New Economic Analysis Zeroes in on Low Generic Utilization and Waste in Medicaid

March/April 2011, Vol 4, No 2 - Industry Trends
Dalia Buffery, MA, ABD
Senior Editorial Director
American Health & Drug Benefits
Cranbury, NJ
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Arecent report from the American Enterprise Institute suggests that better utilization of generic drugs in the Medicaid population could save that federal program and the states much-needed funds, by eliminating unnecessary utilization of the more expensive brand-name drugs for which appropriate generic substitutes are available.1

For this report, Alex Brill, MA, former senior adviser and chief economist to the House Ways and Means Committee, examined the database of the 2009 Medicaid Drug Rebate Program, focusing on drug utilization of 20 “popular prescription drugs for which both brand and generic versions are available.”1 The study was limited to oral medications and demonstrated that significantly more drug sales in Medicaid involve brand-name drugs than their generic equivalent products.1

Mr Brill calculates that if the trends outlined in his report continue, unnecessary drug spending in Medicaid could reach up to “$430 million in 2012 as a direct result of states not utilizing more generic drugs.”1

The key findings of this analysis, based on 2009 data, show that1:

  1. For the 20 popular (oral) drugs prescribed for Medicaid patients, the program overspent $329 million by reimbursing for brand-name products when less expensive therapeutic alternatives existed
  2. Of these 20 drugs, Medicaid wasted, on average, $95 per prescription
  3. As much as 85% of the unrealized savings was related to only 8 compounds, totaling $279 million
  4. The following states had the greatest waste in drug spending in the Medicaid program1:
    • California, $102 million
    • Texas, $32 million
    • Georgia, $25 million
    • Ohio, $21 million
    • New York/Pennsylvania, $19 million each
    • Iowa, $15 million
    • Illinois/Florida, $11.5 million each
    • North Carolina, $6.8 million
  5. Projections based on the 10 brand-name drugs that are expected to lose patent in 2011 and 2012 for which Medicaid reimbursement was high in 2009—assuming similar overspending patterns—would range from $289 million to $433 million.

In support of his findings, Mr Brill cites a 2005 study that identified potential savings from generic substitution across all patient categories, with overspending in Medicaid and other public programs estimated at $388 million in 2000.2

Mr Brill suggests that an “important and relatively simple approach to reducing wasteful spending is to maximize the use of less costly generic drugs in the Medicaid drug program.”1 This, however, is anything but “relatively simple.” In the current economic state of affairs, cutting costs is on the mind of all healthcare stakeholders. However, before any firm conclusions can be reached about waste in utilization of brand versus generic drugs, a thorough investigation is needed to demonstrate the reasons for what appears to be overutilization of the more expensive options, when therapeutically equivalent and less expensive options are available.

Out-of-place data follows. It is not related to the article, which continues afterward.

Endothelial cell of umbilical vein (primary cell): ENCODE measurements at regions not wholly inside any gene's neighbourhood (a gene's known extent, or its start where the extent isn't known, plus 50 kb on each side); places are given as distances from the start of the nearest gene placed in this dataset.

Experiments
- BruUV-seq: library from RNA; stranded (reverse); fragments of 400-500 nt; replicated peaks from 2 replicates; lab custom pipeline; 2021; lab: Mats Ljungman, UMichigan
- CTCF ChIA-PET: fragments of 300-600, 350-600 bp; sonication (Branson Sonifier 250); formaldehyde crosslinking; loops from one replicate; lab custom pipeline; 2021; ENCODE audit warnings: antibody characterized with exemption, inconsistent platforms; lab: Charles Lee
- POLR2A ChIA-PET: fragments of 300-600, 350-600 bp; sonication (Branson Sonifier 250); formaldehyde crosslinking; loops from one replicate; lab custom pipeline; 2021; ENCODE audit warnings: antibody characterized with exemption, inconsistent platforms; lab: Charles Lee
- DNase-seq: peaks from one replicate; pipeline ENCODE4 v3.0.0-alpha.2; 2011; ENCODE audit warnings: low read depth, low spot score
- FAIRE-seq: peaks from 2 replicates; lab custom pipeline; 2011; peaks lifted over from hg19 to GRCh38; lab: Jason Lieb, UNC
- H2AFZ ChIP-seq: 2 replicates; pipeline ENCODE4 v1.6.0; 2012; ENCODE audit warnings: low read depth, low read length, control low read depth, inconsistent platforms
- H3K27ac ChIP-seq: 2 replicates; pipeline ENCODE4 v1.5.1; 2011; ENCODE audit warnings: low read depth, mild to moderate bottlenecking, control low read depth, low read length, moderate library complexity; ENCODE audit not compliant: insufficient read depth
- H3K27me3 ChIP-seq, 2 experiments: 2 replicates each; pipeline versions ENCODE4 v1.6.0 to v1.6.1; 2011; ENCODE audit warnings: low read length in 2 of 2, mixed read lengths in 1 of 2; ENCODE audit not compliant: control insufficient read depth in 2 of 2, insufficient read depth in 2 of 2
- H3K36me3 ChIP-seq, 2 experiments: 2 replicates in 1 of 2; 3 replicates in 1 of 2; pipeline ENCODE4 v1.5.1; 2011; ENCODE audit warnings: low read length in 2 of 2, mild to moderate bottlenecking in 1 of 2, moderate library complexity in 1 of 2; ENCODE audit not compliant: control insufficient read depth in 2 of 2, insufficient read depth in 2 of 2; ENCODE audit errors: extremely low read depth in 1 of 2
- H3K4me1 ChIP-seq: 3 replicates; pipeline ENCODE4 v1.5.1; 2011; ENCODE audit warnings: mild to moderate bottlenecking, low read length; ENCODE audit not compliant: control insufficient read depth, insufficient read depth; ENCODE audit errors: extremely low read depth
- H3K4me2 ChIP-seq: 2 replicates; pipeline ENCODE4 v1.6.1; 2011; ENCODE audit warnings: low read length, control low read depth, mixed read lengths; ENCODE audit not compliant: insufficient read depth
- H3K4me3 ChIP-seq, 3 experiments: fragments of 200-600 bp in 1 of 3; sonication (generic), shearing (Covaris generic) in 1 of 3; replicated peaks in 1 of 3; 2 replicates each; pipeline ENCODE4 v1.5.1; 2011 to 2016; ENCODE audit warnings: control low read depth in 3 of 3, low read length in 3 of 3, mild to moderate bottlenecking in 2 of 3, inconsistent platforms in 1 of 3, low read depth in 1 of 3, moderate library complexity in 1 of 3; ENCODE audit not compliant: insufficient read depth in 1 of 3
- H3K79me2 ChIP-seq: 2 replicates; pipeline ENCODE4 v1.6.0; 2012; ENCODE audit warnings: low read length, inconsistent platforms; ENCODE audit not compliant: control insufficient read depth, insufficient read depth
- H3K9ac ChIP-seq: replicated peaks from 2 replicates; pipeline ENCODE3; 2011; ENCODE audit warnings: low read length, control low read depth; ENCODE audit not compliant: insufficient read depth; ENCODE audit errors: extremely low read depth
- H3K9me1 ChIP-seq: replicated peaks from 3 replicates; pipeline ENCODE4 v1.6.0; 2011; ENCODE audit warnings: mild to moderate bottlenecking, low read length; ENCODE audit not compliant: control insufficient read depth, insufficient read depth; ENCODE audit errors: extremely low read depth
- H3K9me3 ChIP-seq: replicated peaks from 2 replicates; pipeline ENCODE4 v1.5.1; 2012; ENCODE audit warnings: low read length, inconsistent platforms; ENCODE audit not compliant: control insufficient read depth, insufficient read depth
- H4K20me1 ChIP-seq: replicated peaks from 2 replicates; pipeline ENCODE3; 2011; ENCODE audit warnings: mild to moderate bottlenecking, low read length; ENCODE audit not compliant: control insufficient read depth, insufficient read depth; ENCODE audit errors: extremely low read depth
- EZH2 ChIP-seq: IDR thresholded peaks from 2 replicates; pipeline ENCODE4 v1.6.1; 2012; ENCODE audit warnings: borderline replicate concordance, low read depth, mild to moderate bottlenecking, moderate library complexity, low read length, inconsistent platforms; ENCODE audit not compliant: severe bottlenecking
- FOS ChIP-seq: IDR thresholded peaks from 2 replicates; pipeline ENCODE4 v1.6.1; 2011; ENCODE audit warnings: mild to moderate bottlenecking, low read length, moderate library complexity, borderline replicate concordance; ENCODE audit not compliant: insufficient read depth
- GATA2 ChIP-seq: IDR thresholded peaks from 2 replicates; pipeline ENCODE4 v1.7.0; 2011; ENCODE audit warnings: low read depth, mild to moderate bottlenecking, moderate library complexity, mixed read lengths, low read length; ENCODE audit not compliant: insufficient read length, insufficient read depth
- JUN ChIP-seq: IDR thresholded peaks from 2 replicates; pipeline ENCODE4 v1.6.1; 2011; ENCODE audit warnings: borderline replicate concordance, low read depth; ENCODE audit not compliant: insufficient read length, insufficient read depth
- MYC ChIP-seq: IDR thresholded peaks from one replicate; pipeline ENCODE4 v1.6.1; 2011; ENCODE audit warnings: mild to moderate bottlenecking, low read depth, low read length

The potential for cost-savings from generic substitutions is self-evident and potentially quite significant, but clinical experience and the medical literature have shown that individual variations in patients’ responses to medications, as well as patient variation in susceptibility to adverse events, must be considered, both of which are also directly related to medication adherence and patient outcomes. These issues must be factored in when costeffectiveness analyses are conducted. They were not included in this analysis.

It is no longer possible to consider pure economic analyses when discussing cost-effectiveness and utilization-based waste of medications; the issues raised by personalized medicine must be considered in this area. Indeed, Mr Brill makes a small concession in that direction: after saying that “to ensure the highest possible cost‐effectiveness, it is important that Medicaid programs not reimburse for a more expensive version of a drug when a less expensive, therapeutically equivalent product is available,” he adds in a footnote that “there may be situations, albeit rare, in which a patient requires a brand product.”1

Whether these situations are rare needs to be further elucidated in evidence-based studies. Perhaps some answers would soon come from those involved in personalized medicine.

References

  1. Brill A. Overspending on multi-source drugs in Medicaid. American Enterprise Institute. March 28, 2011. www.aei.org/docLib/Brill%20MedicaidWorkingPaper2Final.pdf. Accessed April 4, 2011.
  2. Haas JS, Phillips KA, Gerstenberger EP, Seger AC. Potential savings from substituting generic drugs for brand-name drugs: medical expenditure panel survey, 1997-2000. Ann Intern Med. 2005;142:891-897.
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